It’s interesting growing up and realizing that adults don’t know everything after all. Like many have said, I had my suspicions as a kid, but didn’t realize the situation was quite this dire. As a child, I had no idea I was watching my mom grow up right along with me.
I just assumed that my mother, like all adults, knew everything. Obviously, she was a bona fide grown-up. She could drive a car and eat cookies whenever she wanted. Adulthood had such privilege. She was wise.
It was only when I had children myself and, for the most part, made it all up as we went along, that I realized how little we really know.
Still, it is fun to realize the kind of crazy things I did believe were the gospel truth as a child. I believed that it was illegal to turn on the interior light in the car while my mom was driving. I’m not saying she lied to me outright, but she didn’t disabuse me of that notion. As an aside, how terrible a driver are you that the presence of a dome light makes you unable to drive? Get it together people.
I was certain that if I touched a frog — or worse, it peed on me, that I would get warts. I’m still not entirely sure this isn’t true? Science is not my strong suit. I prefer not to risk it.
That thunder was angels bowling. I just knew that the moon followed us. I don’t know what other people did for moonlight. Perhaps they had their own moons? The one above was mine. I could prove this because when we drove anywhere in the car the moon followed along.
I was convinced that alligators lived in sewers. Again, I am not willing to prove this wrong.
I absolutely believed that in the days of landline phones, there was only one phone line for the whole world. If we heard a “busy signal” trying to call Grandpa, then there was no sense trying to call my friend either. Obviously, the phone line was in use.
I bought into the theory that eating carrots would improve my eyesight. I ate carrots often and still ended up with terrible eyesight. Someone owes me an explanation. The poor eyesight probably stemmed from sitting too close to the television. Ironically, I grew up to sit inches away from a phone or computer screen for hours every day. If only I had eaten more carrots.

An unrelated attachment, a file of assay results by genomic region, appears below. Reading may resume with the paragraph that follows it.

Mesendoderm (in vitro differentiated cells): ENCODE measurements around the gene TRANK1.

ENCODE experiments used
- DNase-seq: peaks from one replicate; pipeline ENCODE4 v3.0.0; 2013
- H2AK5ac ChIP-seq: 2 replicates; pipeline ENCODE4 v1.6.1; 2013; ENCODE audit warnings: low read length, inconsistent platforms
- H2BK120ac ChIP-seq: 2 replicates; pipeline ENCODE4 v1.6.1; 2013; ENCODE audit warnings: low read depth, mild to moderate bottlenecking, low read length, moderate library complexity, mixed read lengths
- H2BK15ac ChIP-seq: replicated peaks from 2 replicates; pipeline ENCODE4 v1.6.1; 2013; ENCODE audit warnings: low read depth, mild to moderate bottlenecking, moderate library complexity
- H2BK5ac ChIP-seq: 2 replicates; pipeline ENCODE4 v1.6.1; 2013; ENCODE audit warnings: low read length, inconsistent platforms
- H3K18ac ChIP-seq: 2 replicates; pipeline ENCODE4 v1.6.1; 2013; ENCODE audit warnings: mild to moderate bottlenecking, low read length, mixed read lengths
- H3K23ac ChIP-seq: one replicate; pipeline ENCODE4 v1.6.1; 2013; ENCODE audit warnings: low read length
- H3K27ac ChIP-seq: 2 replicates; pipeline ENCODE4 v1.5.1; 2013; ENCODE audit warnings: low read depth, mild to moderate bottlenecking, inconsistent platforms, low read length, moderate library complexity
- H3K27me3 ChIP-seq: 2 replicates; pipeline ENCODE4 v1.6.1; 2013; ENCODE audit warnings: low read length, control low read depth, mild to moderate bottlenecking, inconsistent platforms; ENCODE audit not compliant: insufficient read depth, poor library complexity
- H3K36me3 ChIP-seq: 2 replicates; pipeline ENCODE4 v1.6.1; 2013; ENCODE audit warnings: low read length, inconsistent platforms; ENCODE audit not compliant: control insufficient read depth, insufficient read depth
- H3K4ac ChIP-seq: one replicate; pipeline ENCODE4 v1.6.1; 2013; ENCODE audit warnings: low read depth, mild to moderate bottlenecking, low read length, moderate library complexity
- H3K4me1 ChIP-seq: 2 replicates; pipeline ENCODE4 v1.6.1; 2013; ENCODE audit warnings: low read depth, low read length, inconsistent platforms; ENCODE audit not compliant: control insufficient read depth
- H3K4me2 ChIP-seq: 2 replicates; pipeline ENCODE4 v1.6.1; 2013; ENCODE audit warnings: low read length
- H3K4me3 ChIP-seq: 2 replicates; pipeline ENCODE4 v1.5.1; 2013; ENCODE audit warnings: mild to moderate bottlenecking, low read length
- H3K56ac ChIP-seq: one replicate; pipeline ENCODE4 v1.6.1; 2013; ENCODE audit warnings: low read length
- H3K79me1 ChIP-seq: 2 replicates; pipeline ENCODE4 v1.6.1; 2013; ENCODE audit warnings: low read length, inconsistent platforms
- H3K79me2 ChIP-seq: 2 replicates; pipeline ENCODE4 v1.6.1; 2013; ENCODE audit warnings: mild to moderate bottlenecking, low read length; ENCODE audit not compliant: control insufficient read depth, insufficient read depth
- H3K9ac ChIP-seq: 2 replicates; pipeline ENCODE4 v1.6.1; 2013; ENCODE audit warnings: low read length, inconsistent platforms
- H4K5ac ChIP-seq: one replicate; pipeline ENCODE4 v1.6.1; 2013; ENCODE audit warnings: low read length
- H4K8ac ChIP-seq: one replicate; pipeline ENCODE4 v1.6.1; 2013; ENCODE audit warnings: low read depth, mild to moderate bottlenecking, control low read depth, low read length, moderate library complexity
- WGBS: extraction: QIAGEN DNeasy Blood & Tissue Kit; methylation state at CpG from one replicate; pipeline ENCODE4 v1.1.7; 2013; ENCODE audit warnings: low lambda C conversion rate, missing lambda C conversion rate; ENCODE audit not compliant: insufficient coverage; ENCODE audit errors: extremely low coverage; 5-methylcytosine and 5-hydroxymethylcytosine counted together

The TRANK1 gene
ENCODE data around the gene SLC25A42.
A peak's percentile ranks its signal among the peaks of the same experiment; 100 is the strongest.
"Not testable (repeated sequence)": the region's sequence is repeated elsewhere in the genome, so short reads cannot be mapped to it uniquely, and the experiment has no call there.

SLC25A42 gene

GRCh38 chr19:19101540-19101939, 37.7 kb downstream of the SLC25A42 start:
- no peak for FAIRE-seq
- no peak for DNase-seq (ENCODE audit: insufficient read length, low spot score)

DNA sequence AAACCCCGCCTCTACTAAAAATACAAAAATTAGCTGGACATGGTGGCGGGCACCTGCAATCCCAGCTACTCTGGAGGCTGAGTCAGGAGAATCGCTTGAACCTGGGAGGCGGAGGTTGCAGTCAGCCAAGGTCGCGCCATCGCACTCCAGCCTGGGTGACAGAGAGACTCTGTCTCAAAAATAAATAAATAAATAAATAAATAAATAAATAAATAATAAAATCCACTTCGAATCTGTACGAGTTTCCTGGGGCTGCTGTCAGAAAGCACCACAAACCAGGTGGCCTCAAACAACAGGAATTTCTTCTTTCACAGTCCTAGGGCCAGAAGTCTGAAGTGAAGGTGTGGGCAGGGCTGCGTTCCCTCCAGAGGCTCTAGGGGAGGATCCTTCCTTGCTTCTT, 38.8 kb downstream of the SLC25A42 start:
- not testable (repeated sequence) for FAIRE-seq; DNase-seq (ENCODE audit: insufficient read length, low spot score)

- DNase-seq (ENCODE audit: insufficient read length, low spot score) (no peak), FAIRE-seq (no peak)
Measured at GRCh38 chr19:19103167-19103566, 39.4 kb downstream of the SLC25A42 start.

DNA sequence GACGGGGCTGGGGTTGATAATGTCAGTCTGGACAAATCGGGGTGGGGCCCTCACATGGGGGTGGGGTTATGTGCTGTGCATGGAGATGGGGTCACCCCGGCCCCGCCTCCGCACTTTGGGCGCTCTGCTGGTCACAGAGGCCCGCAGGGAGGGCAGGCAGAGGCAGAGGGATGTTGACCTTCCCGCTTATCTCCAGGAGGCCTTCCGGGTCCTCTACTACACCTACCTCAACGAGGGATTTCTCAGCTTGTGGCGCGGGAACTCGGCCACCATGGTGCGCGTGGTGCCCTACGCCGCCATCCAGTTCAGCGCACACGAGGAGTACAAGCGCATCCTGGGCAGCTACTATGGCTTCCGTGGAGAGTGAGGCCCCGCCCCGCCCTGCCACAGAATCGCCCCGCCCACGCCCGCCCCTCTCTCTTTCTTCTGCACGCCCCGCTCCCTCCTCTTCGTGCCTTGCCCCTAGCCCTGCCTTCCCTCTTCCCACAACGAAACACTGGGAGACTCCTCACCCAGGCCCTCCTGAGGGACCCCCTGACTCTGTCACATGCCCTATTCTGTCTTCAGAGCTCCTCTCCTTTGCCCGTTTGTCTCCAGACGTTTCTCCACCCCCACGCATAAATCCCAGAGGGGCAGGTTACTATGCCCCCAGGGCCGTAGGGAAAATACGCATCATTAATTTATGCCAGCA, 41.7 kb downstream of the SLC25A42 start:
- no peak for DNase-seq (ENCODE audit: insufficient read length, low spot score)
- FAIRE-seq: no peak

I knew that I could dig a hole to China. I wouldn’t, because that sounds too much like work, but the potential was there. I worried that if I stepped on a crack I would break my mother’s back. She was a little strict sometimes, but I loved her, so I didn’t risk it. She was the only person in our household allowed to operate the stove.
I was told that if I stuck my hand out the car window while the vehicle was moving, my hand would fly off. As a trusting child, it never occurred to me that in all my time in the car I had never seen a severed hand fly by?
I knew that if I swallowed a watermelon seed, a watermelon would grow in my stomach. Bubble gum, on the other hand, would stay in my stomach forever if swallowed. Even more distressing, I believed for years that if I crossed my eyes they would stay that way.
I also believed that if I rolled my eyes “one more time” my mother would “slap me into next week.” That last one, however, was probably true.
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